Then-President-elect Joe Biden speaks during a virtual meeting with members of his national security and foreign policy agency review teams in Wilmington, Del., Dec. 28, 2020. / AP-Yonhap
Then-President-elect Joe Biden speaks during a virtual meeting with members of his national security and foreign policy agency review teams in Wilmington, Del., Dec. 28, 2020. / AP-Yonhap

By Kang Seung-woo

With the new U.S. administration busy finalizing the roster of its national security team, questions are arising in South Korea over when President Joe Biden will unveil his policy toward North Korea.

As the team features many experts on Pyongyang, some believe that Washington could complete a review of its North Korea policy within a couple of months. However, others claim that issues involving the Kim Jong-un regime still rank below other diplomatic agenda items involving Iran, China and Russia, so it is still expected to take some time before the Biden team comes up with a new strategy. The consensus here on the estimated length of time for the policy review is up to six months

So far, President Biden has nominated Antony Blinken as state secretary and Wendy Sherman as his deputy, while naming Sung Kim as acting assistant secretary of state for East Asian and Pacific Affairs, all of whom have experience in dealing with the North Korean regime under previous administrations.

Describing the North's nuclear ballistic missiles and other proliferation-related activities as a serious threat, the White House said, Friday (local time), it would adopt a new strategy after a thorough policy review of the state of play in the country in close consultation with South Korea, Japan and other allies. William Burns and Kurt Campbell, career diplomats serving for former President Barack Obama, have also been selected to lead the Central Intelligence Agency and Asia policy, respectively.

"As the Biden national security team is filled with experienced hands in terms of North Korea-related issues, it will not take a lot of time before a policy review is done," said Park Won-gon, a professor of international politics at Handong Global University.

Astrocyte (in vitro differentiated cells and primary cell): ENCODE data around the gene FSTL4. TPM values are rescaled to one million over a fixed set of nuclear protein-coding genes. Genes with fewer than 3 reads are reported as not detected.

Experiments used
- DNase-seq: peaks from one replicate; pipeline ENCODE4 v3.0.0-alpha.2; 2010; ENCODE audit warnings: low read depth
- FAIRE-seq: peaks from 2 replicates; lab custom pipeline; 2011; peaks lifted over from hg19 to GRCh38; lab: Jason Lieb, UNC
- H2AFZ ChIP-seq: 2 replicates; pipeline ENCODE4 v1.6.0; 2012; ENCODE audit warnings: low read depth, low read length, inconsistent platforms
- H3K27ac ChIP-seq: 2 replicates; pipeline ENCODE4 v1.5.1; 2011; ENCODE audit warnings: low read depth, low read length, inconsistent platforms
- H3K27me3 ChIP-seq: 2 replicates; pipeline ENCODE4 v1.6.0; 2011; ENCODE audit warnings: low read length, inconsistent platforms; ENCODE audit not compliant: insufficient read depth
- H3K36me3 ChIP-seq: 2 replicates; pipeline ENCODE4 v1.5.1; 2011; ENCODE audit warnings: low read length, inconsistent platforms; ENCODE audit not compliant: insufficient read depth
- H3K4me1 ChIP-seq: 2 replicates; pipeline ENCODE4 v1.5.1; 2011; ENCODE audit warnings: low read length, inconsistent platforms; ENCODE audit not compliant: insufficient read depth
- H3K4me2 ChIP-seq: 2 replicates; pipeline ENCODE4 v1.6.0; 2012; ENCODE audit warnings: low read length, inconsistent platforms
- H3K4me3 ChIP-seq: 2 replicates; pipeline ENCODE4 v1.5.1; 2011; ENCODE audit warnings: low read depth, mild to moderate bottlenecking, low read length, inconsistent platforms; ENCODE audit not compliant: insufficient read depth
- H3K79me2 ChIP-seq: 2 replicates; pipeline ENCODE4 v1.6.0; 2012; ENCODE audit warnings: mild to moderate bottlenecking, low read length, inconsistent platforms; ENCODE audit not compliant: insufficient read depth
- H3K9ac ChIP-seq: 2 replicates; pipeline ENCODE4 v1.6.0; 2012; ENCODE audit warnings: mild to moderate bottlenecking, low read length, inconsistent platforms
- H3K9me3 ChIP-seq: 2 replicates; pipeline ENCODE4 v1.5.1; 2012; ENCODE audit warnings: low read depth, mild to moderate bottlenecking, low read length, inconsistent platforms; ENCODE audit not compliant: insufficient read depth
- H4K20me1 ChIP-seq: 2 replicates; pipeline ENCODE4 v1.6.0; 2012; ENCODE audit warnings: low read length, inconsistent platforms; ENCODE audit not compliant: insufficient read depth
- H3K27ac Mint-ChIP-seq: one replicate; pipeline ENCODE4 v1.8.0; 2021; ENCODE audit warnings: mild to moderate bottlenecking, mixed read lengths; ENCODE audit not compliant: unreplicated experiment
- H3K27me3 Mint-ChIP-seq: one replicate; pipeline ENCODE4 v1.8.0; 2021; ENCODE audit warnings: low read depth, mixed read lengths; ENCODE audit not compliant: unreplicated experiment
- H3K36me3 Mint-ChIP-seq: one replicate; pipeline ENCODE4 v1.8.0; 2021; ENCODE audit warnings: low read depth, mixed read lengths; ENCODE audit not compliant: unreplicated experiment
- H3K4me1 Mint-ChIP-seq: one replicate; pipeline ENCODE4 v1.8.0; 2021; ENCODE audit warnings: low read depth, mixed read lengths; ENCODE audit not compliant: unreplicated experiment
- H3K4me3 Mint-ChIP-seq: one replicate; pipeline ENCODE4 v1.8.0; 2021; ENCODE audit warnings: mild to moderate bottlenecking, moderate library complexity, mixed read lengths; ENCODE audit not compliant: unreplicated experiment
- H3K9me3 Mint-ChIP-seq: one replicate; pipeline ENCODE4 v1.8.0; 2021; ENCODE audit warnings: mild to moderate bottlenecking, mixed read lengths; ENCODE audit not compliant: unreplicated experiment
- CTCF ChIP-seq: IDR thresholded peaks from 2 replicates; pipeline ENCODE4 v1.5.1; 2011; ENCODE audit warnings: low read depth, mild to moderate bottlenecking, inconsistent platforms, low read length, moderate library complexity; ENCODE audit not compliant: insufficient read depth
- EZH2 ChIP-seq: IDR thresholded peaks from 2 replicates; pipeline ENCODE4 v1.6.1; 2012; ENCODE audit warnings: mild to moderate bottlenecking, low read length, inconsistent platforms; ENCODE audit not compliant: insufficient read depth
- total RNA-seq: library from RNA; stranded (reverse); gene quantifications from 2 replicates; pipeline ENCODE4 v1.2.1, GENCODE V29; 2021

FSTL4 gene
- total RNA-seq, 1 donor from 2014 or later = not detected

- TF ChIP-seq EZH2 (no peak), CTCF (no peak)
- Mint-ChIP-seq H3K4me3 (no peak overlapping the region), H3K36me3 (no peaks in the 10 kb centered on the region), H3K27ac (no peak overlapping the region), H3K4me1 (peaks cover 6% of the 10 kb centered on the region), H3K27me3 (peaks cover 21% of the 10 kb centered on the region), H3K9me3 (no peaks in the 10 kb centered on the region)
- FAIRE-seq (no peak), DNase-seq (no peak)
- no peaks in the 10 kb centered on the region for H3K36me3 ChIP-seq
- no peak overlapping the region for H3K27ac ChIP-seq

"Although it took a lot of time under the Donald Trump administration due to the lack of a pool of experts, it is not likely this time and the big picture of its North Korea policy may emerge ahead of the annual State of the Union address in February."

On the other hand, Shin Beom-chul, the director of the Center for Diplomacy and Security at the Korea Research Institute for National Strategy, said the issue is still not high on Biden's diplomatic agenda.

"During the Blinken confirmation hearing, he referred to issues regarding the North after those involving Iran and the Middle East, China, and Russia and Ukraine," he said.

"In addition, consultations with allies mean that the U.S. government will complete reviewing the policy a month or two after listening to Korea and Japan."

Cheong Seong-chang, a fellow at the Wilson Center's Asia Program, said it is up to the South Korean government whether the Biden administration will come up with a new strategy sooner than expected.

"Given that Blinken welcomed conversation with South Korea on North Korea issues before rethinking the U.S. policy and approach toward the North, Seoul needs to be fully prepared to do so with sophisticated logic and a strategy grand enough to convince veteran U.S. diplomats to take our side seriously," Cheong said.

However, Michael Green, a senior vice president at the Center for Strategic and International Studies (CSIS), advised the Moon Jae-in administration to refrain from urging Biden to meet North Korean leader Kim Jong-un, citing a past case that he believes hurt the alliance between the two countries.

"I hope the Blue House does not go in and prioritize a summit with North Korea or big dramatic policy with North Korea, because I don't think the Biden administration is prepared to do that," he said during a virtual forum, Friday. The Blue House refers to the South Korean presidential office, or Cheong Wa Dae.

The American observer said former President Kim Dae-jung's push for ex-U.S. President George W. Bush to prioritize a summit with the North during their first meeting ended up setting back the alliance and their North Korea policy by six months to a year, because Kim left a "bad initial impression."

But former President Lee Myung-bak took a different approach. Lee captured Obama's imagination by presenting a vision of how South Korea could cooperate with the U.S. on many issues that he cared about, according to Green.


Kang Seung-woo ksw@koreatimes.co.kr